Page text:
|Back In Plaid....|
I guess it’s appropriate, after what happened last week, that my randomizer comes up with a track from one of my favorite Boston bands playing one of their bigger hits at a legendary show. And it’s a track about one of the most notorious Boston politicians who ever lived, an example of the sort of graceful-but-tough-as-hell sensibilities we all saw on display during that horrific experience.
Let’s Face It, the album where ‘The Rascal King’ first appeared, was as big as the Bosstones would ever get. Partially bouyed by one of those periodic surges of interest in ska music that hits the cultural zeitgiest every decade or so and bolstered by the eminently hummable lead single ‘The Impression That I Get,’ the album gave the band extensive exposure on alternative rock, AOR and--to my surprise at the time--Top 40. This was just as the creep of the dance sludge that passes for Top 40 was gaining a foothold, so Dickey Barrett and his crew hit at the very last moment where pop music was open to alternative styles, and they exploited it like their life depended on it. The success of Let’s Face It prompted the Bosstones to release a video compilation, appear on Saturday Night Live and--God Help Me--the prime-time Sesame Street special Elmopalooza, where they danced with the Count.
Yes. I watched a Sesame Street television special. Deal with it.
This comes from the excellent album Live From The Middle East, a recording of their annual year-end Boston concert-cum-holiday party. The album as a whole gives you a great sense of the energy and enthusiasm that the Bosstones brought to their performances, and it’s a great little artifact of how the band was at the height of its power. It’s also a snapshot of the classic line-up before the group fractured, as slowly over the next three years members left to form other bands or, in one case, to obtain their degree from Brown University.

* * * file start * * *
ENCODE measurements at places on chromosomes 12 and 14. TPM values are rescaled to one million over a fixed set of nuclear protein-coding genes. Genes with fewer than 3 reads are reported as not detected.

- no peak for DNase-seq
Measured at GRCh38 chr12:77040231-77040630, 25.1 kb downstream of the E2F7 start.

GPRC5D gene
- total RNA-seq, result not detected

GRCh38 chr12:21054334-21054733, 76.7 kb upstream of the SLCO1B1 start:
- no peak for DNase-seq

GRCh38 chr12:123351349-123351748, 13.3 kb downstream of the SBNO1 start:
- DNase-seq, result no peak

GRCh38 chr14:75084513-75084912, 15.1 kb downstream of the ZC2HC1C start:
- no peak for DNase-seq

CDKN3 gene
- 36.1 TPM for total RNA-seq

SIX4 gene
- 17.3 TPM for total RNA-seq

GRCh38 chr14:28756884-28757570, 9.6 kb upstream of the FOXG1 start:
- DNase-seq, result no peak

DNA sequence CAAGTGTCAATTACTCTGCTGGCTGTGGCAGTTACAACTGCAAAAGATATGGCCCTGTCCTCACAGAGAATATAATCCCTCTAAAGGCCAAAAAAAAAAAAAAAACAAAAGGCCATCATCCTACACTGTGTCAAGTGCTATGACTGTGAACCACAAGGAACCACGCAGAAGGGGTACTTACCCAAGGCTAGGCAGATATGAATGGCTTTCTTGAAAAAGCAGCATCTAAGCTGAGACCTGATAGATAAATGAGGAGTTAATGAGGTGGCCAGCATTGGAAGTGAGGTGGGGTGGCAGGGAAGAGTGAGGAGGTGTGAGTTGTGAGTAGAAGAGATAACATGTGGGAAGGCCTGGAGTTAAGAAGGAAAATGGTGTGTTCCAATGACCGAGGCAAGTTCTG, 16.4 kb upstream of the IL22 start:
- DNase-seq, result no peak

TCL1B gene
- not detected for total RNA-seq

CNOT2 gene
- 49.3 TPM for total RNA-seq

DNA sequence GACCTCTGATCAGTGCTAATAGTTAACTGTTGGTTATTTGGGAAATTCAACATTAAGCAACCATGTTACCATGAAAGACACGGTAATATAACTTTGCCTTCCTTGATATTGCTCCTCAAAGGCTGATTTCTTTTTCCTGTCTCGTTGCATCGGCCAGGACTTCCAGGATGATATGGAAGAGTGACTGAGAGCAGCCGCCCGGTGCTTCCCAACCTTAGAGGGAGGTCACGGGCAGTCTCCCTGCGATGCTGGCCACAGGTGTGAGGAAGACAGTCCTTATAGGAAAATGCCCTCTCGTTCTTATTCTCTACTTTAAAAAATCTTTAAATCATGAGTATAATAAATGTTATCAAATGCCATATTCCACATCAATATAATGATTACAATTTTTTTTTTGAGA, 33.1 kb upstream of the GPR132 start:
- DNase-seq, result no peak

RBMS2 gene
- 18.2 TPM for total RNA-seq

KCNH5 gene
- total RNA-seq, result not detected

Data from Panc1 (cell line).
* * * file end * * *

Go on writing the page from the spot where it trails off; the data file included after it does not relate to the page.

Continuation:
Apparently, the song is about James Michael Curley, a notoriously corrupt but notoriously popular Boston politician who served as mayor four times (he was once re-elected mayor while serving a prison term!) and ultimately became Governor of Massachusetts. The song is peppered with oblique and direct references to Curley’s life; Hell, the chorus begins by citing both the title of his autobiography and the Edwin O’Conner novel that was inspired by his colorful career. Curley’s impact on Boston life is still clear to this day, and the Bosstones manage to address how ambivalent his former constituents are about him. The song, after all, never comes out on one side or another about whether Curley was a crook or a hero...as Barrett puts it, ‘in the end they knew his name,’ and that might be all that matters. I wonder if a parallel could be made between Curley’s tightrope walking between rogue and saint, and the way the Bosstones briefly did the same thing, striving towards popularity while trying to stay faithful to their ska-core roots.
After a break in the mid Oughts, the Bosstones are back on tour--and you can see Dickey Barrett every night on Jimmy Kimmel Live, where he plays Ed MacMahon to Jimmy’s Johnny Carson.
Here’s the video, which features footage from the film based on that Edwin O'Conner novel, The Last Hurrah.
And because I feel like it, here's Dickey dancing with the Count...